Your brain is a dynamic organ, constantly adapting and changing, for better or for worse, even on a day-to-day basis Continue reading
Your brain is a dynamic organ, constantly adapting and changing, for better or for worse, even on a day-to-day basis Continue reading
Did You Know…
… that fenugreek can help build muscles, burn body fat and protect against type 2 diabetes and heart disease?
Fenugreek is more than just a flavorful spice to add to chicken, curries and salads. It’s been a century-old favorite among ayurvedic practitioners and herbalists for treating ailments from Continue reading
Did You Know…
…that pine pollen can elevate sexual libido, increase fertility, and decrease the symptoms of aging?
Springtime blossoms with color as flowers bloom and leaves brighten to green, but take a closer look and you’ll notice hints of yellow carpeting the ground. These yellow dustings are actually pine pollen that fall from pine branches Continue reading
Did You Know…
…that a versatile Peruvian superfood boosts energy, libido and sexual function, improves fertility, and balances hormones? Continue reading
In her new book, Suzanne Somers reveals the secrets behind some cutting-edge medical advances that she believes could revolutionize the way we think about getting older.
Suzanne Somers is 65 years old, but you’d never know it from looking at her.
Somers, an actress, author, Continue reading
More and more people are using bio-identical hormone therapy. Though this therapy conveys a wide range of benefits, it can also pose the risk of undesirable side effects. But you can make this therapy safer and more effective with an individualized approach: Understand how your body metabolizes hormones and boost their benefits with the right diet, lifestyle and supplements. Continue reading
Did you know…that the longest-living man’s secret to longevity was the use of two best herbs, ginseng and fo-ti, for health benefits which deliver the “elixir of youth” effect? Continue reading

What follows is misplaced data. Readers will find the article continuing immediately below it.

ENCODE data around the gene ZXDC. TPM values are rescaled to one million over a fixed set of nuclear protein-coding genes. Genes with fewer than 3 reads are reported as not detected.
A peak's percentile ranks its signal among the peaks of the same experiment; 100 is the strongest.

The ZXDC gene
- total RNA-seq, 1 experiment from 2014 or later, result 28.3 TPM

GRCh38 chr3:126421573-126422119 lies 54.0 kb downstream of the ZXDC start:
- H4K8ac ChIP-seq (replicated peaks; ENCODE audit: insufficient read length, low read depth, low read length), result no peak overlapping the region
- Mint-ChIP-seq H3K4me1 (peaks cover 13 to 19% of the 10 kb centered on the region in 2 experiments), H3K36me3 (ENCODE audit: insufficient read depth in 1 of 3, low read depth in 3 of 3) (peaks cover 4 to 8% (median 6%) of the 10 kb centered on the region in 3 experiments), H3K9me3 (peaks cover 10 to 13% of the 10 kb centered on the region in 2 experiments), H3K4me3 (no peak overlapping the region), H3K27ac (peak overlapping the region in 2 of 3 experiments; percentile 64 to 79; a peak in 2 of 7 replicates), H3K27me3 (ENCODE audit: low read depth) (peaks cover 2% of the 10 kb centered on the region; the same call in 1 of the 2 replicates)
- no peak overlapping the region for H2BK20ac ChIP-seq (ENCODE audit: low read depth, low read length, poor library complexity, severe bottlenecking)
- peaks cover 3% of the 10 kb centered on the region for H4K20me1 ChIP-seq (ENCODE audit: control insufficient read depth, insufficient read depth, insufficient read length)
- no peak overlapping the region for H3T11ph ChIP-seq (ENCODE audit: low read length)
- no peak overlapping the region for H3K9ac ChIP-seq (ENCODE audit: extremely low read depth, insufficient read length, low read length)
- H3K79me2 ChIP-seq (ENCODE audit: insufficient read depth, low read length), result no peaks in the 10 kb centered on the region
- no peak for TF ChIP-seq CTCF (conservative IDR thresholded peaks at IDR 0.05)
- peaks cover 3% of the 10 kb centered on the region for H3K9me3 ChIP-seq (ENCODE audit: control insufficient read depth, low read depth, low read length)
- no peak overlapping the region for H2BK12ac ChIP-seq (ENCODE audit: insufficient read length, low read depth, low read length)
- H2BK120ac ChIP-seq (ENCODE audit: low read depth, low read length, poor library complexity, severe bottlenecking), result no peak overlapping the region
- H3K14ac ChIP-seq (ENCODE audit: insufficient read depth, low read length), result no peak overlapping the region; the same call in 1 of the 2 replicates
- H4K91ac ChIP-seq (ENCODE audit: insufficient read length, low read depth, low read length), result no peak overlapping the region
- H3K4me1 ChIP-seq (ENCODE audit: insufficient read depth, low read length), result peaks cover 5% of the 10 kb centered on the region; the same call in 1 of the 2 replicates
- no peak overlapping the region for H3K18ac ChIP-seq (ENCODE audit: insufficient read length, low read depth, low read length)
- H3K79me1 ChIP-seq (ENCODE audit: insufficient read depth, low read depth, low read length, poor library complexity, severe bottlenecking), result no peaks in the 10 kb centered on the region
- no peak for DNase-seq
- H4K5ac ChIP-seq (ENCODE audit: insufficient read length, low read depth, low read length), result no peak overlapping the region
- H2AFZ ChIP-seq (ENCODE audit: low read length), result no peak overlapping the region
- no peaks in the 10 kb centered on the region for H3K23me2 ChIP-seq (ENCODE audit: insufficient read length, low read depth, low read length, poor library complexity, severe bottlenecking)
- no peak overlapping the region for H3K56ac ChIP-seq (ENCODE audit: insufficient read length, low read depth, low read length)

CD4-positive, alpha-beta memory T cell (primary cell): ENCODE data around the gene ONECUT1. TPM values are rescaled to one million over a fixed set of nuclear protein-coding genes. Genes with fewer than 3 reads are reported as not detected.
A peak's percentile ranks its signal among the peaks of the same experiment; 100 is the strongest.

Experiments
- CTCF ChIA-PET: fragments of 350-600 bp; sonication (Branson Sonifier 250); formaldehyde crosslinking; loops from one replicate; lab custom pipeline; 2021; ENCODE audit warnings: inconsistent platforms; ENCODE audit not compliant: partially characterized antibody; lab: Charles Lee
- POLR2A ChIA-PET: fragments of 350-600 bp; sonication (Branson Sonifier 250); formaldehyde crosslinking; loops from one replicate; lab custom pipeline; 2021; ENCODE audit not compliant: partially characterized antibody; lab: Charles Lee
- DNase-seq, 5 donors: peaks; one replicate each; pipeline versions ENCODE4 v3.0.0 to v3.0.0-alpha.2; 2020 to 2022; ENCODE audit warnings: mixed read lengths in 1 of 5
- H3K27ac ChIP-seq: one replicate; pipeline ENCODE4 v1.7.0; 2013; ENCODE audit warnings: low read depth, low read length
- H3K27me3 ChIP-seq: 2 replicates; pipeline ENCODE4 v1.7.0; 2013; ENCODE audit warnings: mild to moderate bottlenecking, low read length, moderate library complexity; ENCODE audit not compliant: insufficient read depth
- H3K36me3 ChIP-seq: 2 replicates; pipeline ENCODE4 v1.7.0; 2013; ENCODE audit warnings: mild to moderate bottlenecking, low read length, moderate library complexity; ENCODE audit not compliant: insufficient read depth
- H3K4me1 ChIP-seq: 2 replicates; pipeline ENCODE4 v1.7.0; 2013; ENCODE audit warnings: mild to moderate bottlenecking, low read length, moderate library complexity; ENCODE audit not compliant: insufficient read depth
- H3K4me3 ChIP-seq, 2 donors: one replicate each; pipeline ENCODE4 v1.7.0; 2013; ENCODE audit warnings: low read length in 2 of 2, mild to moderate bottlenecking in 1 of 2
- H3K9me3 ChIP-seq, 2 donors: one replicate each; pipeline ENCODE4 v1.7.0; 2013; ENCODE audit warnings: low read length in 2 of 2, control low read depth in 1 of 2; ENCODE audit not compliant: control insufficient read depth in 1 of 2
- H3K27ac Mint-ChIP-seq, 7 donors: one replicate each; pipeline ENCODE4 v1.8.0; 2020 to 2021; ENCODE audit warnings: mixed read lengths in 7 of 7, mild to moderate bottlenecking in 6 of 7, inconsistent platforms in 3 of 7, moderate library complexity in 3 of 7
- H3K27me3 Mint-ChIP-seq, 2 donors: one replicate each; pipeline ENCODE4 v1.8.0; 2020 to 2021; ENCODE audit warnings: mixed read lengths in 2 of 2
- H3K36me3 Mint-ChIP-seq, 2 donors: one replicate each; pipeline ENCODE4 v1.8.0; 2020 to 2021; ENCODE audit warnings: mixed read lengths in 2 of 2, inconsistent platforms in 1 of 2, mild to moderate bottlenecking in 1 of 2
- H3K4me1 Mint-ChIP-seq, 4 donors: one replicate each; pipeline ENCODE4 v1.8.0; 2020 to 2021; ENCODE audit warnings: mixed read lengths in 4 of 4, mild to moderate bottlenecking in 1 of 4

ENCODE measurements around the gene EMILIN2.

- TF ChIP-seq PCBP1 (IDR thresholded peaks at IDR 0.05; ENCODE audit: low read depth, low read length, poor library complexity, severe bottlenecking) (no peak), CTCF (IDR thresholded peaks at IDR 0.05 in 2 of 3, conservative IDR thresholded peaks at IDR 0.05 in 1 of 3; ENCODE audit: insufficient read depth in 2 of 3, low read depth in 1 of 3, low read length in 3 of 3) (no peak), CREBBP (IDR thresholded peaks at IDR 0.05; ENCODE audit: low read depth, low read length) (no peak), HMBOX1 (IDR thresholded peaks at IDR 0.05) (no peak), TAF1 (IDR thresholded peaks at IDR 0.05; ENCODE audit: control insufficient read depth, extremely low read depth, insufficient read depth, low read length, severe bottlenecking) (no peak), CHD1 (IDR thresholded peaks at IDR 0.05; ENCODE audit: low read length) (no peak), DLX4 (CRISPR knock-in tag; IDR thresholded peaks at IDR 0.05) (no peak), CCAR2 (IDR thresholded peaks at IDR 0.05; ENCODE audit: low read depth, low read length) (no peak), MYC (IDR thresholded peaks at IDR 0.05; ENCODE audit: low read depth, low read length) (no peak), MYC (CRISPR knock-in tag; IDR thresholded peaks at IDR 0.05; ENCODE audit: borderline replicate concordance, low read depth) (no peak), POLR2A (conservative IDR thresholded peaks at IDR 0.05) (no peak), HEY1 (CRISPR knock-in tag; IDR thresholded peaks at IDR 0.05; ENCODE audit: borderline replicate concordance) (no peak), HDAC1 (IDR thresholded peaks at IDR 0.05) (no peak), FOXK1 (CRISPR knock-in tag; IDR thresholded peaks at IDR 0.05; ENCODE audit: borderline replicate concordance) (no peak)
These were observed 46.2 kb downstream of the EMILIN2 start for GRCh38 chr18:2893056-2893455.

University of California Los Angeles study suggests reducing iron may lower age-related brain disease risk
The human body has a love-hate relationship with iron. Just the right amount is needed for proper cell function, yet too much is associated with brain diseases like Alzheimer’s and Parkinson’s.
Science knows that men have more iron in their bodies and brains than women. These higher levels may be part of the explanation for why men develop these age-related neurodegenerative diseases at a younger age.
But why do women have less iron Continue reading
Depression affects both men and women, but more women are diagnosed every year. Here are 7 common reasons why – from genetics, hormones, stress, other illnesses and more. Plus, get expert tips for spotting depression signs, where to go for help and natural ways to ease symptoms. Then take our quiz to find out if you could be depressed…
Everyone occasionally feels blue or sad, but these feelings are usually fleeting and pass within a couple of days. But when a woman has a depressive disorder, it interferes with daily life and normal functioning. It causes pain for her and those who care about her.
Depression is a common but serious illness, and most women who have it need treatment. The majority – even those with the most severe cases – can get better.
Signs You May Have Depression
Women with depressive illnesses Continue reading
In 2000, results from two large studies showed that taking estrogen and medroxyprogesterone could actually increase the risk of heart attacks, strokes, and breast cancer. (Medroxyprogesterone is a drug that protects the uterus and may reduce a woman’s risk of cancer.) Then came the news that hormone replacement therapy was linked to the risks of urinary incontinence and dementia.
Ever since all this news broke, there has been intense focus on finding alternative therapies. Here, I want to give you an up-to-date, unbiased review of what all the scientific literature says. Do dietary supplements actually reduce menopausal symptoms? Let’s go case-by-case starting with the big hitter.
Black cohosh is native to North America. It is the most- studied supplement for treating menopausal symptoms. As early as 1940, it has been widely used in Germany. Here are the best studies conducted so far in chronological order:
1988: Over six months, 48 to 140 milligrams (mg) of black cohosh a day significantly reduced menopausal symptoms Continue reading
A source of great frustration for many people, insomnia is a fairly common occurrence that prevents individuals from sleeping. It can manifest in a variety of ways, including the inability to initially fall asleep and repeatedly waking up in the middle of the night. When not treated, insomnia can affect the health and productivity of an individual, and if left alone for too long, it can cause serious health problems. Many women that are undergoing premenopausal or menopause complain of insomnia, which is one of many items on a list of symptoms associated with these phases that cause the body to change in major ways (understandably throwing off several of their usually regular systems). Because sleeping aids can become addictive and cause other side effects, many women who suffer from insomnia seek out natural remedies, and some studies have shown that the intake of the hormone progesterone can relieve the sleepless nights.